Monday – So how did we know the gas man comes before 9 a.m. on Monday morning? Our maid had not yet arrived so we sent the man away. Later we found out he is expected before nine, so he can provide gas before the street gets busy. Our three day a week Betti arrived soon after. She works from 9 a.m. to 2 p.m. for us, on Monday, Wednesday, and Friday. She will also shop for us, and cook for us, upon special request. Mary Ann decided to stay home with her to check on some casa details, but I suspect she really didn’t want to face the sore legs so early in the day. I however, was off on a 3 ½ hour jaunt, planning to investigate various important matters. The first important matter was to sit in Juarez Park and have a cigar. I chatted with various folks who looked mighty cold this morning while doing their morning walk or run. The day started cold and overcast, but became sunny and pleasant by the afternoon. I actually wore a sweatshirt. One guy mentioned that it was still far better than Michigan in the first week of March. He was wearing shorts.

I then walked up Aldama Street looking for the Villa Jacaranda Hotel (very nice) so I could get the Boyd’s to Rotary when they visit. Next I stopped into the Carmina Restaurant for coffee, and breakfast with coffee, orange juice, rolls, and French toast was such a reasonable price that I opted for the bundle, besides it was warm in the breakfast room. Besides, we had arisen late (you know those retired folks) so my favorite breakfast cook had fallen down on the job.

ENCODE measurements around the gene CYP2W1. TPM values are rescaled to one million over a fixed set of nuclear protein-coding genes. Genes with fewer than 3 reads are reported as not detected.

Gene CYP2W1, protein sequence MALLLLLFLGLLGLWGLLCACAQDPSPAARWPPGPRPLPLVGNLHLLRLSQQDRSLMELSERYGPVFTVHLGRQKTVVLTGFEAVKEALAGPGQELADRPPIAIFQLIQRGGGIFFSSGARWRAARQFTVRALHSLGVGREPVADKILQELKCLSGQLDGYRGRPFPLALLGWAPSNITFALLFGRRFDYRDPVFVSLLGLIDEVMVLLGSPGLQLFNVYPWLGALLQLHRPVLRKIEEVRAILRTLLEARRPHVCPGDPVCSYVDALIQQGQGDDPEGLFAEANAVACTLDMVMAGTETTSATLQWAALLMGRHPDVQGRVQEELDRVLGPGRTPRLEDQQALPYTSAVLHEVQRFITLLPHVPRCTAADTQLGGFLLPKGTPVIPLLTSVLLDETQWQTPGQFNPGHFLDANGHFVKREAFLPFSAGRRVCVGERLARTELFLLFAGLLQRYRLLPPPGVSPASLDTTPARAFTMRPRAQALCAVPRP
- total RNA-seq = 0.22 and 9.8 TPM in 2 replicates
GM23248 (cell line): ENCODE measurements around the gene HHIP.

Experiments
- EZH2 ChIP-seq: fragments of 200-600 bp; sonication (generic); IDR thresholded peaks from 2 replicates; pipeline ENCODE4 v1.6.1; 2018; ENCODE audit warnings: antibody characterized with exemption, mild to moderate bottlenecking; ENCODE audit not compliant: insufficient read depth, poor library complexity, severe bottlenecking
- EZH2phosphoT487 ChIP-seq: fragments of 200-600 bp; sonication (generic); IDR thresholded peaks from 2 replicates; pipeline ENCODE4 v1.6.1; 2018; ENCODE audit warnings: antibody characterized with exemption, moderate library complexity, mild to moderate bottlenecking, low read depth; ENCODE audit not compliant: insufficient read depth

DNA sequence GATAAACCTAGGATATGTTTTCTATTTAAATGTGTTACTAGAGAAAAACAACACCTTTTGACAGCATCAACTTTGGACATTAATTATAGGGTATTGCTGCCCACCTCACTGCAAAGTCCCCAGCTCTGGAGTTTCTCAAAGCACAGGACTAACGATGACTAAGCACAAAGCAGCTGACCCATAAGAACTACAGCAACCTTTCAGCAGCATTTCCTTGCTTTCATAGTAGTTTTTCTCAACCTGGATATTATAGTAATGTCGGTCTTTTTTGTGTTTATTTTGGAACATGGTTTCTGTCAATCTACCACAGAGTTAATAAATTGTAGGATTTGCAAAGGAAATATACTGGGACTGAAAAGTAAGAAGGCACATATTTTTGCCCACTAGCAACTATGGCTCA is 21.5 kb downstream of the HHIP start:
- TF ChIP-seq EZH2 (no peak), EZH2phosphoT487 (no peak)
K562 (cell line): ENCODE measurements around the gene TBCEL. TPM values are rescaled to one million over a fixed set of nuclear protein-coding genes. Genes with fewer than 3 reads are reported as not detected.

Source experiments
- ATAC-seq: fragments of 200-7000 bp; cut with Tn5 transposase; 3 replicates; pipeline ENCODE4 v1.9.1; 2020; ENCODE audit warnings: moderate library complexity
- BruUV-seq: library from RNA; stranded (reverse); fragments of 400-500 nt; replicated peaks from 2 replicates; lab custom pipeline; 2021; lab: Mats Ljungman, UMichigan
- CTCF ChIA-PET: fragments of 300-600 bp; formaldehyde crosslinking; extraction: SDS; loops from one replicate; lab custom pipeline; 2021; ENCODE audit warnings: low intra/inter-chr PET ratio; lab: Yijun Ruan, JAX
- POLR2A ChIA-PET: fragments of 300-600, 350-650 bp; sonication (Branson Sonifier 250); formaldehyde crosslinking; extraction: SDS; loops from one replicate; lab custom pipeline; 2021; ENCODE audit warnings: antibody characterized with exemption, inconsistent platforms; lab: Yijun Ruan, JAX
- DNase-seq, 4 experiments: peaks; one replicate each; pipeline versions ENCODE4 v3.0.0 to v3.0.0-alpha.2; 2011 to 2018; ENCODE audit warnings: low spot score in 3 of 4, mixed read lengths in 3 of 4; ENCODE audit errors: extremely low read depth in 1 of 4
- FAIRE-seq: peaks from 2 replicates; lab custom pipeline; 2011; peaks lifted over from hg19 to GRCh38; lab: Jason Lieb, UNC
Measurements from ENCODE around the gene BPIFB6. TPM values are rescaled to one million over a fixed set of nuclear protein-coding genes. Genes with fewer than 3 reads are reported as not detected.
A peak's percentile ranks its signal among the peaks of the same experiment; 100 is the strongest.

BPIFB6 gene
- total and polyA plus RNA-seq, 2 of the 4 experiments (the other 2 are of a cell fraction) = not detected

Then on to checking out various hotels (mostly their restaurants for future reference) and on to the Mercado (Mercado de San Juan de Dios) on the west end of the Centro district. It was not nearly as busy or as interesting as the one we visited on Saturday (Mercado Ignacio Ramirez). Working my way back I took a look at the Bellas Artes building and courtyard, and the Angela Peralta Theater, which was built in 1873. Near the theater I happened by the American Consular Agency with a nice line of folks, both Mexican and American. My next stop was the Bonanza grocery on Misiones Street, to find a place we could buy food without driving or taking the bus or cab. I bought some bread (Bimbo brand of course) and headed back to the casa. I surely do not want to miss the siesta.

In the late afternoon Mary Ann and I headed to town on the mission to buy a sim (GSM) card for international use of our cell phone. After three discussions, including the bi-lingual man at the tourist office, we found a cell phone store with a young man with enough English to accomplish the task. We have not tested it yet, but think we have mobile communication. We then again visited the grocery so Mary Ann could check out the choices. We celebrated these minor victories with some ice cream. It was surely deserved after all the calories lost from walking!

Quirky Living Note: When we get up in the morning we always hear loud children’s voices that are seemingly playing and having a great time. The sound is coming into our suite and patio and clearly deserved further investigation. Just around the corner from our casa is a primary school which apparently backs up close to our casa. Promptly at 8:00 a.m. a loud speaker is heard making the daily announcements and getting the kids into class. After that we no longer hear the joyous voices until the next morning.